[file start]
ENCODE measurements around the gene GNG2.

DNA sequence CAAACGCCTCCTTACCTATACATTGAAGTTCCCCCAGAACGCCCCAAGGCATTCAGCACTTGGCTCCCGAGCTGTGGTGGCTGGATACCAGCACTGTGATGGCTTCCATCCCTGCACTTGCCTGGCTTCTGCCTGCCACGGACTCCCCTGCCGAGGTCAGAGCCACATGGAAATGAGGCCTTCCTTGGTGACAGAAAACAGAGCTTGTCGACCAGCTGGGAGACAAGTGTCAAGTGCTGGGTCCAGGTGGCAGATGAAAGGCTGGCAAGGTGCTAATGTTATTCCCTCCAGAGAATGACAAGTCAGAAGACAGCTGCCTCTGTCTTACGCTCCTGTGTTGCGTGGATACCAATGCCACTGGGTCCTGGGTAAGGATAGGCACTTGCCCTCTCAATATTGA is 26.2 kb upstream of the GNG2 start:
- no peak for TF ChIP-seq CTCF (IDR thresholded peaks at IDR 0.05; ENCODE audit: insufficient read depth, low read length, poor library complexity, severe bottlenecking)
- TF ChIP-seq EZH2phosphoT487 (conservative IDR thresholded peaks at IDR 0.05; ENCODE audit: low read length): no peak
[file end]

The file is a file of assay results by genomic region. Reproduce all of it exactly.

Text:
ENCODE measurements around the gene GNG2.

DNA sequence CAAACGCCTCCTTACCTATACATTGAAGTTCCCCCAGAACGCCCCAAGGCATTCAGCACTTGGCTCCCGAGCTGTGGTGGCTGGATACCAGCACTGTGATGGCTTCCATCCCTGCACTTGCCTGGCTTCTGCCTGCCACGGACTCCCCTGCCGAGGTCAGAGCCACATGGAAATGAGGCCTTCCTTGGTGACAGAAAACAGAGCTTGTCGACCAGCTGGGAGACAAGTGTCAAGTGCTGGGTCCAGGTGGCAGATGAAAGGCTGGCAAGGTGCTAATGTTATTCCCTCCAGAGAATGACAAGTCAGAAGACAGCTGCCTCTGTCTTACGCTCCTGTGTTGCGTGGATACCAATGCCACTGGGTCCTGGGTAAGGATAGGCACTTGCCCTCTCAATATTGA is 26.2 kb upstream of the GNG2 start:
- no peak for TF ChIP-seq CTCF (IDR thresholded peaks at IDR 0.05; ENCODE audit: insufficient read depth, low read length, poor library complexity, severe bottlenecking)
- TF ChIP-seq EZH2phosphoT487 (conservative IDR thresholded peaks at IDR 0.05; ENCODE audit: low read length): no peak